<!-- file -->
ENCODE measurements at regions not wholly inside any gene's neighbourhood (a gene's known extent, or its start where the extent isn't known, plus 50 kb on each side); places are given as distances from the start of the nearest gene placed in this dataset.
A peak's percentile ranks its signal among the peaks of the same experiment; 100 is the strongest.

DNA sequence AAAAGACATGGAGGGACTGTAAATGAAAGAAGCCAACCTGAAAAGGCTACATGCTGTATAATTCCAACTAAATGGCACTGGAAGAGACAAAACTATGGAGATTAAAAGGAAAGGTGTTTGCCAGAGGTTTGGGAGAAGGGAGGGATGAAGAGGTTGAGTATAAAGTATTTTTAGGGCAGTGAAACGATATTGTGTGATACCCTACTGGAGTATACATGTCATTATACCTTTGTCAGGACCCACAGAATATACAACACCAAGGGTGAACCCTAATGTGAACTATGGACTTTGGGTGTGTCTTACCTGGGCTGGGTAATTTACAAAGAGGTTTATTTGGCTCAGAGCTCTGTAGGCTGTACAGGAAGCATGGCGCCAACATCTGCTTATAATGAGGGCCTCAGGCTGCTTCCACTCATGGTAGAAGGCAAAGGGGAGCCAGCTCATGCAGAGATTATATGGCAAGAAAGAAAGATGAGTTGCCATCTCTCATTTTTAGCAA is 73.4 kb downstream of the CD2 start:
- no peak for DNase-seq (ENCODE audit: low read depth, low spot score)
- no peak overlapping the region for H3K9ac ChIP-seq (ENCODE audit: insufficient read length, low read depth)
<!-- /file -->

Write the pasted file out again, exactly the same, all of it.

ENCODE measurements at regions not wholly inside any gene's neighbourhood (a gene's known extent, or its start where the extent isn't known, plus 50 kb on each side); places are given as distances from the start of the nearest gene placed in this dataset.
A peak's percentile ranks its signal among the peaks of the same experiment; 100 is the strongest.

DNA sequence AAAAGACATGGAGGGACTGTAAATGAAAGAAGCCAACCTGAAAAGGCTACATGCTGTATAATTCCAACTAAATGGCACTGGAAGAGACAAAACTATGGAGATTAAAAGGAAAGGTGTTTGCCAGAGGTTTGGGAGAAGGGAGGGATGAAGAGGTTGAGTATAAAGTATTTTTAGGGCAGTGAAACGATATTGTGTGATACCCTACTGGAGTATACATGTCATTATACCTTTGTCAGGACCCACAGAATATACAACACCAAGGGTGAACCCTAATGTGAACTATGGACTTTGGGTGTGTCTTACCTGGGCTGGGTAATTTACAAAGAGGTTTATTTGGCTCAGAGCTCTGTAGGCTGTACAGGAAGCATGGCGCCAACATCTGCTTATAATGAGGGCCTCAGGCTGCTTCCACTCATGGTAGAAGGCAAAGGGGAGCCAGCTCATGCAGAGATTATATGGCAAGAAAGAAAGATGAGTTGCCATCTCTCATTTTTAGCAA is 73.4 kb downstream of the CD2 start:
- no peak for DNase-seq (ENCODE audit: low read depth, low spot score)
- no peak overlapping the region for H3K9ac ChIP-seq (ENCODE audit: insufficient read length, low read depth)